Templates for Excel business budget spreadsheets are available online. For best results, consider using a cloud-based app that allows you to integrate data from other financial software, such as payroll and inventory software, which will save you time and labor on data entry.
It saves time to have an app that automatically captures your expense reports. Expense-reporting apps such as Expensify let you use a smartphone to scan receipts and automatically enter them into your accounting system.
When setting up bookkeeping software for your business, it’s important to keep your business and personal expenses segregated. You should have a business bank account and credit card account separate from your personal accounts. This will help avoid confusion and potential financial and tax troubles.
If you want to keep track of your personal budget in the same file as your business budget, you can keep these budgets distinct by creating a separate line item or worksheet for your personal budget.
Covering Your Startup Costs
Knowing your startup costs puts you in a position to develop a winning financing strategy. By combining your expense calculations with your revenue estimates, you can prepare financial statements that project how much cash you’ll need to run your business during your first few years of operation.
Once you know how much cash you need, there are several strategies you can use to come up with the required funding:
- Invest part of your revenue in covering your expenses.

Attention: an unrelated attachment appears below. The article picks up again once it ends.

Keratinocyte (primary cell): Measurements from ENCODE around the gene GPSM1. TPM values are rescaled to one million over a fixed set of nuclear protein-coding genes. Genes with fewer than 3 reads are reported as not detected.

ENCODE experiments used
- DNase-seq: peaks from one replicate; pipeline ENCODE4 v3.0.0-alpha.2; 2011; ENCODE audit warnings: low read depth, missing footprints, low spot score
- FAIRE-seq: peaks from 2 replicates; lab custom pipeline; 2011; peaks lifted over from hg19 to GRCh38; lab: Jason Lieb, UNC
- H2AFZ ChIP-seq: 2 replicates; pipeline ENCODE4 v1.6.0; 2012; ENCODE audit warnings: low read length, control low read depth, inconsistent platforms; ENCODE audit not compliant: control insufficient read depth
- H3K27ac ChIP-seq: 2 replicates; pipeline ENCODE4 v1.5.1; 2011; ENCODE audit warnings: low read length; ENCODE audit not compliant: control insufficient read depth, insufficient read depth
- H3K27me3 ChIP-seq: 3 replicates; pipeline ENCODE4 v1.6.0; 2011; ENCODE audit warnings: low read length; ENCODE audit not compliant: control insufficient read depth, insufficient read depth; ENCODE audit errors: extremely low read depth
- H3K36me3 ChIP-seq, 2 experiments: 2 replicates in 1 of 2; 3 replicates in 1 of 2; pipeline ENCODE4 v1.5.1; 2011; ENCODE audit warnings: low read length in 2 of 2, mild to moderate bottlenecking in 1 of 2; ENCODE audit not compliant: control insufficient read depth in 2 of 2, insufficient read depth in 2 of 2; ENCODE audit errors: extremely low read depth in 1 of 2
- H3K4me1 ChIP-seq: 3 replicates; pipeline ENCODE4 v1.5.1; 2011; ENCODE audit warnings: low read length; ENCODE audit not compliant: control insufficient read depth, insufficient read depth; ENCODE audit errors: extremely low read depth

- Look for places to cut costs.
- Borrow from personal financial sources such as credit cards or loans.
- Apply for a business loan or line of credit from a bank, credit union or alternative lending source.
- Request a microloan.
- Apply for a revenue-based loan in which you repay investors with a percentage of your ongoing revenue.
- Seek a grant from a government agency or private company.
- Pitch your business plan to venture capitalists.
- Pitch your business plan to angel investors.
- Network with business incubators.
- Promote your business plan on a crowdfunding site.
- Work with a peer-to-peer lending network.
- Arrange a trade-credit agreement with suppliers who are willing to let you defer payments.
You can use these strategies individually or in combination to finance your startup.
Claiming Startup Business Deductions
Calculating your business startup costs enables you to claim tax deductions. Under Internal Revenue Service rules, most business startup and organizational costs are classified as capital expenditures, but you can opt to deduct up to $5,000 in startup costs during your first year of business, plus up to $5,000 in organizational costs incurred in forming your business, such as incorporation and legal fees.
These deductions are reduced by the amount your total start-up and organizational costs exceed $50,000. Any startup costs above $5,000 can be amortized over a 15-year period.
Keep in mind certain expenses are deductible as startup costs. For instance, licenses required to do business aren’t deductible as startup costs. Business assets such as building, equipment or vehicles also aren’t deductible as startup expenses.
For best results, consult a tax professional to review your specific situation and develop a tax strategy.
Calculating Your Startup Costs Adds up to Success
Accurately estimating your startup costs gives you significant advantages when launching your business. Itemizing your expenses helps you organize your bookkeeping. Calculating your expenses tells you how much financing you’ll need to get your business running. It also allows you to save money on tax deductions.